Each patient must be evaluated on an individual basis, since fat deposits in the hip area vary a great deal from person to person in amount, thickness, and location. The surgery itself is usually performed with a form of anesthesia, since body contouring must be done skillfully for best results, and should not be rushed. Of course, fat deposits of the hip on each side of the body are removed during the same operation, so the patient's appearance after surgery will be symmetrical.
As is customary during liposuction operations, the surgeon will tape the area. Unless he gives you other specific instructions, you will leave the tape on for one week after surgery. When you shower for the first time-always at your surgeon's specific direction- the force of the water will loosen the tape, and it can easily be removed.
On top of the tape, I have my patients wear a special garment similar to a panty girdle, made of a lightweight, yet firm, material. The 'girdle' is slipped on while the patient is still on the operating table. Its purpose is to aid in compressing the skin, helping it bind to underlying tissues. In this way, healing will take place faster, and the desired smooth appearance can eventually be achieved.
Your surgeon will give you specific instructions as to when you can stop wearing the girdle. I ask my patients to keep it on, day and night, for one week after surgery-removing it only long enough to go to the bathroom.
I instruct my patients not to take a bath or shower for one week after surgery. However, if they wish, they may wash their hair or take a sponge bath.
After I have instructed them to shower and remove the tape, (usually one week after surgery), I still have them continue to wear the girdle for two to three 147 weeks more-a total of four weeks in all. I find that best results from liposuction can be obtained if the skin is given that gentle, yet firm, compression to bind it together and to help establish the new contours I have sculpted.
1. Before surgery, the patient's front view shows the inner and outer thigh bulges.
2. Before surgery, the patient's side view is heavy at front of legs and hips.
3. The same patient as in Fig. 1, above, shows much better contours after liposuction.
4. Her side view, also, is much improved, with slimmer upper legs and thighs.
5. Before liposuction, this patient shows heavy thighs and upper legs, to the knee.
6. After liposuction, the patient's legs are much improved and slimmer.
When you awaken from anesthesia, you will discover that your thighs have been bandaged with a special tape which compresses them tightly from groin to knee. The tape is not uncomfortable, but it binds the skin to the underlying tissues in the area from which the fat has been removed. Compressing the skin helps healing, and contributes greatly to the desired post-surgical smooth appearance. That is why I instruct patients to leave the tape on for one week following surgery.
During the first week after surgery, you may wash your hair and take a sponge bath. However, do not shower or take a bath for one week after the operation.
After that time, unless your surgeon has given you other specific instructions, you may take a long, warm shower. The water helps to loosen the tape, and it can be easily removed. After surgery, over the tape you will also wear a special garment, like a long panty girdle, which helps to hold in the skin. If you can remember panty girdles with long legs, this garment is very similar. It too is lightweight, and firm, rather than rigid. Wearing the tape and girdle will not hinder your movements in any way. You will still be able to sit, stand, and walk as you normally do.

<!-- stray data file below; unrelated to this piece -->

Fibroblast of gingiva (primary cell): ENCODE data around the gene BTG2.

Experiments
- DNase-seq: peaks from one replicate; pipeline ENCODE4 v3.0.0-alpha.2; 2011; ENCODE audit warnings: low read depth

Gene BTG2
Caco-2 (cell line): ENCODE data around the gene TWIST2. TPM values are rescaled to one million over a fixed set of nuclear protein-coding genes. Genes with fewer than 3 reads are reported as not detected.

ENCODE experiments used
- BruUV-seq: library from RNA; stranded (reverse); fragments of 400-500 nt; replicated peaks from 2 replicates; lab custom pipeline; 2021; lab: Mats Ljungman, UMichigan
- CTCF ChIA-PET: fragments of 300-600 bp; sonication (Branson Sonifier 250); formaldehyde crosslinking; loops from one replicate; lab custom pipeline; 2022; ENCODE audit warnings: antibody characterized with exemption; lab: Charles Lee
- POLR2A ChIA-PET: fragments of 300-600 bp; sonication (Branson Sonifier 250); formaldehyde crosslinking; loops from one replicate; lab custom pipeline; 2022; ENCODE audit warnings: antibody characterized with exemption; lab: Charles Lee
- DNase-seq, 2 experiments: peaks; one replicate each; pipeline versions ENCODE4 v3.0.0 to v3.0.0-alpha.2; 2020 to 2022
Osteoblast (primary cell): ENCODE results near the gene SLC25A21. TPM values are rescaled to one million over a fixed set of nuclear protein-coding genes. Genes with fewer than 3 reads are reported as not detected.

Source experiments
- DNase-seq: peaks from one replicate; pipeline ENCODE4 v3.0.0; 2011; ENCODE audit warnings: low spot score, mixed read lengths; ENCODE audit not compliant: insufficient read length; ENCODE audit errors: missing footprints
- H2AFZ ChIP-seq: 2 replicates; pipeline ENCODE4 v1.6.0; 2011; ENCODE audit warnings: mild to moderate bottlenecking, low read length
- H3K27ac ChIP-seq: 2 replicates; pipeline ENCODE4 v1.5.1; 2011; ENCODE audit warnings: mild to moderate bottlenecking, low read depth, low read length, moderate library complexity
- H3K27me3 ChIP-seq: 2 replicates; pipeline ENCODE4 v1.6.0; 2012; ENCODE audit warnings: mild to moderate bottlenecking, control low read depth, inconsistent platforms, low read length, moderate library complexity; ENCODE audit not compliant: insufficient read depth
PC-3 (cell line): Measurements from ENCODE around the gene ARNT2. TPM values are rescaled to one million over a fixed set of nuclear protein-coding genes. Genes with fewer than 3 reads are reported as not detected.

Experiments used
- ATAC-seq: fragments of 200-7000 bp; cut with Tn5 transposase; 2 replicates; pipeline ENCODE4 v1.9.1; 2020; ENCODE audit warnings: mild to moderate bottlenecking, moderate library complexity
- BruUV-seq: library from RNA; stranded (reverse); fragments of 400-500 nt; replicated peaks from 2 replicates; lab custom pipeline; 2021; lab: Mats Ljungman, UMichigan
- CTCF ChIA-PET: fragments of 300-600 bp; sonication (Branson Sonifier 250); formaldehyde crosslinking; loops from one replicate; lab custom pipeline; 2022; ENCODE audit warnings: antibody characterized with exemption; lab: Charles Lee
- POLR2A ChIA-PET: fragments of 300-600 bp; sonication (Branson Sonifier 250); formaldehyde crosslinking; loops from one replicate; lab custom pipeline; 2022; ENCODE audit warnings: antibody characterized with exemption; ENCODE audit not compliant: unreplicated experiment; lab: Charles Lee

Patients are asked to continue to wear the girdle day and night for one week after surgery, removing it only to go to the bathroom.
The body has a natural reaction to trauma, which- unless patients know about it beforehand-can cause concern and dismay. This response, common after surgery, does not mean infection or a problem unique to you. You can expect bruises, discoloration, and considerable swelling that will take several weeks at least to subside. In some cases, your thighs may even look larger than before.
Do not be upset or worried. Liposuction has not made your thighs bigger. Liposuction has not hurt you or made your condition worse. Instead, what you are seeing is normal and temporary fluid retention- fluid that has, as a result of the trauma of surgery, come out from between the cells and has temporarily accumulated in the tissues. It is a perfectly normal reaction, and one that you can almost certainly expect.
Christine and I had discussed this before her surgery, so she was not surprised or dismayed. As I had promised, the bruises and discoloration cleared up rapidly. Within two weeks, her skin appeared normal. The extra water and swelling took longer to absorb, but by four weeks after surgery the extra fluid had subsided.
The final result for Christine was thighs greatly reduced in size. Her new appearance gave her symmetrical, well-contoured thighs. Several months later, I received a postcard mailed from one of the Caribbean ports. I'm on a cruise, she wrote. I bought three new bathing suits, and I'm sitting on the sundeck most of the day. It's great to be told how good I look. And it's all due to liposuction! I am so glad I had the surgery!
Massage of the thighs can begin two to three days after surgery. Using both hands (one on each thigh), gently start near your groin, and massage in a circular motion, moving your hands downward towards your knees. The objective is to massage the entire thigh area, giving special attention to the part of the thigh where liposuction has been performed. The massage should last for one or two minutes. Repeat the massage three times a day.
Unless your surgeon advises you differently, you can begin exercising at home one week after liposuction. Both men and women should do the following exercises once a day.
1. Standing leg lift (front). Stand at the side of a desk or table, holding it with one hand for balance. Slowly raise the opposite leg as high in the air as you comfortably can. Your leg will be pointing towards the front. Hold the position for two to three seconds; then lower your leg gently to the floor. Repeat 10 times. Do the same exercise with the opposite leg. Repeat 10 times.